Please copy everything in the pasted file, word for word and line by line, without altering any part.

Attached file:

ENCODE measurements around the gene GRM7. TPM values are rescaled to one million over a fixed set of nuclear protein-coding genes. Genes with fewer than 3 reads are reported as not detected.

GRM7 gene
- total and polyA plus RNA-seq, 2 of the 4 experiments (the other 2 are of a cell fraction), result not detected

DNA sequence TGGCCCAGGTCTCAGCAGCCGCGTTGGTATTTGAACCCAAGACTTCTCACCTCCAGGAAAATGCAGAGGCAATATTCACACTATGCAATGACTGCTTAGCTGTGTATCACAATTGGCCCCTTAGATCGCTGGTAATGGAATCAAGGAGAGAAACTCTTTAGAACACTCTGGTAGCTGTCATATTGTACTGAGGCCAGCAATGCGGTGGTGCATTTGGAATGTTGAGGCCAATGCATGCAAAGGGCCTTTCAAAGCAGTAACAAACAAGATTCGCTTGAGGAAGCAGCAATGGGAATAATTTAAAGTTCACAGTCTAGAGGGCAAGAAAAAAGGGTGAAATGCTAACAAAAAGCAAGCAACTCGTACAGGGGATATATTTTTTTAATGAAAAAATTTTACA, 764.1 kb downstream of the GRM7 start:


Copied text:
ENCODE measurements around the gene GRM7. TPM values are rescaled to one million over a fixed set of nuclear protein-coding genes. Genes with fewer than 3 reads are reported as not detected.

GRM7 gene
- total and polyA plus RNA-seq, 2 of the 4 experiments (the other 2 are of a cell fraction), result not detected

DNA sequence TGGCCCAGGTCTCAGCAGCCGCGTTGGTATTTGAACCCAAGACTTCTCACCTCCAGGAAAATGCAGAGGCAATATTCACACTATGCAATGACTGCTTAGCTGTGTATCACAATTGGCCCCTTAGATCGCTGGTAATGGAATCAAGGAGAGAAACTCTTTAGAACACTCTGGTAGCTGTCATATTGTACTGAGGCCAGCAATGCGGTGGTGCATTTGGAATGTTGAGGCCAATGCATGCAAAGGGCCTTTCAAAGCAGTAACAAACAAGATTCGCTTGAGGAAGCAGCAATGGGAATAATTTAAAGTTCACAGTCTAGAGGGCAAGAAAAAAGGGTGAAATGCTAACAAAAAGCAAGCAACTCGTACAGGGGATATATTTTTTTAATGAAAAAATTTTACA, 764.1 kb downstream of the GRM7 start: